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|Decorative Arts Diary
by Brook S. Mason
|Forget Modernism and all that funky furniture! What was on a high at the recently completed European Fine Art Fair (TEFAF) in Maastricht were period decorative arts with real hallmarks of history dating from the Medieval and Renaissance times.
Long called simply "works of art," such goods are now fiercely coveted by clients from all corners of the globe, according to dealers from Germany, France and the U.S. at this fair.
"The past five years have been booming," says Munich dealer Florian Eitle-Böhler, whose family has been hawking all manner of reliquaries, Renaissance furniture and iron caskets along with carved saints for five generations. Their pedigree is impressive: the Bohlers were named Purveyor to the Imperial Court of Germany and the Royal Court of Bavaria in the 19th century. Eitle-Böhler spent the late 1980s at Sotheby's New York as head of European sculpture and joined the family firm five years ago.
The level of sales at the booth he shared at Maastricht with the New York dealer Tony Blumka shows just how hot this area is. Before the second weekend of the fair, they had commitments on 31 pieces, which ranged from alms bowls and relief plaques to a carved boxwood Madonna and a $150,000 Madonna and child in carved Lindenwold with original gilding and polychrome.
Just this past February, Blumka sold 50 works of art, including an alabaster St. John from 1430 that was priced at $190,000. With his head cradled in his hand, St. John looks both poignant and pensive. Blumka says he could have sold the Netherlandish sculpture four times over.
Many medieval objects began as church commissions. But as time passed, with wealthy royalty and landowners snapping up items for their castles and estates, this kind of material was on a roll. "By the mid-19th century, fine Gothic sculpture was more valuable than a 17th-century Dutch painting," points out Eitle-Böhler.
In New York in the 1930s, there were close to a dozen high-end art dealers serving the needs of tycoons from J.P. Morgan to John D. Rockefeller.
In the 1950s, truly great collections were amassed, most notably including that of Ernst and Martha Kofler-Truniger. Both Böhler and Blumka played instrumental roles in forming that collection and have since been selling important pieces from it. With such works of art, provenance and condition are paramount.
The client base in this area is changing vastly. Four decades ago, an overwhelmingly German clientele shopped at Böhler. Today, the collecting base is worldwide, with clients from England, France, Belgium, Holland and the U.S. Germans make up 25 percent of Eitle-Böhler's client list today.
The interest is soaring in part due to the increasing number of museum shows like "Tilman Riemenschneider: Master Sculptor of the Late Middle Ages" at the Metropolitan Museum of Art, where Böhler and Blumka have objects on loan. Böhler has sold to more than 50 museums spread across Europe and the U.S.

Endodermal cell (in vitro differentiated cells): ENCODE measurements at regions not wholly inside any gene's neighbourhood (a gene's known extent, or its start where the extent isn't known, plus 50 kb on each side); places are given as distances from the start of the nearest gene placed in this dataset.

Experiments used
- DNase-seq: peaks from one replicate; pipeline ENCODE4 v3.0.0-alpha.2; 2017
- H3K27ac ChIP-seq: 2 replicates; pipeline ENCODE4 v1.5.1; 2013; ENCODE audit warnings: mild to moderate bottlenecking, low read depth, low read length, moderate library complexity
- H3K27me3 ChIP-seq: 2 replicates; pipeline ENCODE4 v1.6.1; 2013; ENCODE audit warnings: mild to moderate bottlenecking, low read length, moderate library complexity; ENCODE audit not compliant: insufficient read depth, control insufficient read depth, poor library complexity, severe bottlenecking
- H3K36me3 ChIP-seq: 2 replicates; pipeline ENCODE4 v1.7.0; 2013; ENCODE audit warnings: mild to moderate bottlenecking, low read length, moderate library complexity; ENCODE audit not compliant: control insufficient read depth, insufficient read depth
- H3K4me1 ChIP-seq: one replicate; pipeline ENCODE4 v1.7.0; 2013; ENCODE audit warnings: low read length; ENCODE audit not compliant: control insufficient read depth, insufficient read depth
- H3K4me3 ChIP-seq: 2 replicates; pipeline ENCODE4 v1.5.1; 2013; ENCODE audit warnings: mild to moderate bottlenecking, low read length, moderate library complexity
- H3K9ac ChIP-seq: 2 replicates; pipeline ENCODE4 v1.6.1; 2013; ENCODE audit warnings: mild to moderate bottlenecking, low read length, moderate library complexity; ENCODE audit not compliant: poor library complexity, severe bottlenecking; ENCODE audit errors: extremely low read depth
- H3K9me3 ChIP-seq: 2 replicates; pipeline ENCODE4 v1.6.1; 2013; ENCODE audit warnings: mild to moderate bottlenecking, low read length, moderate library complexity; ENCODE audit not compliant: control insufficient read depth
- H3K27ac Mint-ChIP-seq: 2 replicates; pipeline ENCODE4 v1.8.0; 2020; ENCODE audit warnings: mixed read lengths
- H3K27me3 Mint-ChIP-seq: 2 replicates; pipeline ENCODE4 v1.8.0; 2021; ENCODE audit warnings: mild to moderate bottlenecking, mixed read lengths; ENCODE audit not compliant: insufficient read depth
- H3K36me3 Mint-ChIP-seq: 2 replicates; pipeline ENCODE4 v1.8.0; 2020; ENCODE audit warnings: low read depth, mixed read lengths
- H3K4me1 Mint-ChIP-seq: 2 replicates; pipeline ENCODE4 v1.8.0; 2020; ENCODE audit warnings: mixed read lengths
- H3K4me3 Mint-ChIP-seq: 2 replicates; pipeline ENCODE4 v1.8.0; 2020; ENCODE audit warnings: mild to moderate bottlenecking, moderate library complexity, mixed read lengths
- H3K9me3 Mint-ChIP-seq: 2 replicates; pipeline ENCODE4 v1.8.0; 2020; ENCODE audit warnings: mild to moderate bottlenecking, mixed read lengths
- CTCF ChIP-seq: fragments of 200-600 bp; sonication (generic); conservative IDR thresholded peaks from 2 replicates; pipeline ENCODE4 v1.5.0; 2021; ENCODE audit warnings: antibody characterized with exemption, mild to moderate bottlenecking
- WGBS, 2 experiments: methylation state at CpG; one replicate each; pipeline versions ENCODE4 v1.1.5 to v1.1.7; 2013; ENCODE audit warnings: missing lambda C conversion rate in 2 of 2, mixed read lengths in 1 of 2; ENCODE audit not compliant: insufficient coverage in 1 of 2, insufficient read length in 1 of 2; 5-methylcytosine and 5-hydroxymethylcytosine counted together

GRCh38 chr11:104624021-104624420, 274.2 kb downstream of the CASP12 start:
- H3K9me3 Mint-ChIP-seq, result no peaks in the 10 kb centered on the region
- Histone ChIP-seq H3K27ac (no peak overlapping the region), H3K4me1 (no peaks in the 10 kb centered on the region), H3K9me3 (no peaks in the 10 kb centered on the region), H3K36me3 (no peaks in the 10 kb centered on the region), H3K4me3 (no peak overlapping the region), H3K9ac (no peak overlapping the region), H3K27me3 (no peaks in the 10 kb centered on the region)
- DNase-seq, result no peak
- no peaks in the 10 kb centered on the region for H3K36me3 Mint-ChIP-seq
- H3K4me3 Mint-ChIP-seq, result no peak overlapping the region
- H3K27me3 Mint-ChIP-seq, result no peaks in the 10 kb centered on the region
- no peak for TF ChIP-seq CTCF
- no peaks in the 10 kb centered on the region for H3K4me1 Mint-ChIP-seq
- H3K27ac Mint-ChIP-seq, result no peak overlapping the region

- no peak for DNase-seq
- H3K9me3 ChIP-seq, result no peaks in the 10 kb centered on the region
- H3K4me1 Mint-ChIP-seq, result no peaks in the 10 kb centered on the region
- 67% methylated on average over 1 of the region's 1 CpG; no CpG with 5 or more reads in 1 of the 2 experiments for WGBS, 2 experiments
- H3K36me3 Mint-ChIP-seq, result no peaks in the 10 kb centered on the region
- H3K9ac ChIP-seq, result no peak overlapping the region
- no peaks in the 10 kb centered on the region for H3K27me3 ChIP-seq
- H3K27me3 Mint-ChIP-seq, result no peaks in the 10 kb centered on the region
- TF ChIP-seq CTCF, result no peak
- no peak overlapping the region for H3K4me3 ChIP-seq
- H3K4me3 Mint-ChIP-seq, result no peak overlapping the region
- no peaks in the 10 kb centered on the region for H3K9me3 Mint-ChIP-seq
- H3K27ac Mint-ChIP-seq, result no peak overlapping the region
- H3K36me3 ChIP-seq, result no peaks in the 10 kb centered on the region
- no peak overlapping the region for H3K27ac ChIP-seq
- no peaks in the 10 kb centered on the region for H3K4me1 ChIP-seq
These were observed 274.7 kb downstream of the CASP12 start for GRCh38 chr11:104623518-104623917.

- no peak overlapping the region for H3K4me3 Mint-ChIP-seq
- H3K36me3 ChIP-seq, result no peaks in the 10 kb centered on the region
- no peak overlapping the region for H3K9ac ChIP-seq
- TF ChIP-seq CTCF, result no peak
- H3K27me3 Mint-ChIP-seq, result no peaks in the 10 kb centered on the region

Yet with all the players on the market now, sourcing objects is more difficult than ever before. Very little appears in the salesrooms. "I fly to Paris, London or Zurich twice a month to comb the market," says Eitle-Böhler.
For clients, part of the appeal is the impressive lineage of pieces that date back centuries. What clients particularly crave are rarities, like the 12th-century reliquary casket made of horsebone in the Böhler-Blumka catalogue. Saints carved from bone line this Cologne casket. The price is $450,000. Another top piece is a 15th-century Pieta of chalkstone. From Salzburg or Prague, this work is carved with a surprising sensitivity and costs $900,000.
Eitte-Böhler and Blumka are not alone in seeing a global client base. Stephane Bresset of Paris has clients as far afield as Japan and Australia. "American clients are more diverse now with those under 40 and living outside the East Coast entering the field," says Bresset, whose grandfather started the French gallery still bearing his surname. Yes, some are the newly dot-com rich and some also collect contemporary painting. "They like the look of Renaissance furniture with very abstract art," says Bresset. Others like to accessorize. One Maastricht client picked up the ultimate desk accessory -- a 17th-century Italian stone inkwell.
Like Old Masters, medieval and Renaissance pieces appear to be a bargain compared to Impressionist and contemporary painting. "For $1 million, you can have a masterpiece ivory," says Bresset. On his stand is a demure Madonna and child ivory plaque for $35,000. Plus, works like these have never suffered the roller coaster dives of contemporary painting.
Shoppers take note: a 12th-century book cover in enamel and gilt copper is still up for grabs with Eitle-Böhler. Depicting Christ surrounded by angels and assorted animals, this piece is ablaze with color. The price is $400,000.
Blumka Gallery, 101 East 72nd Street, New York, N.Y. 10021 Tel.: 212 734 3222.
Julius Böhler, Arco Palais, Briemner Strasse 10, Munich 80333, Germany Tel.: 011 49 89 28 11 65.
Bresset, 5 Quai Voltaire, Paris, France 750057 Tel.: 011 33 142 6078 13.
BROOK S. MASON writes on art and antiques.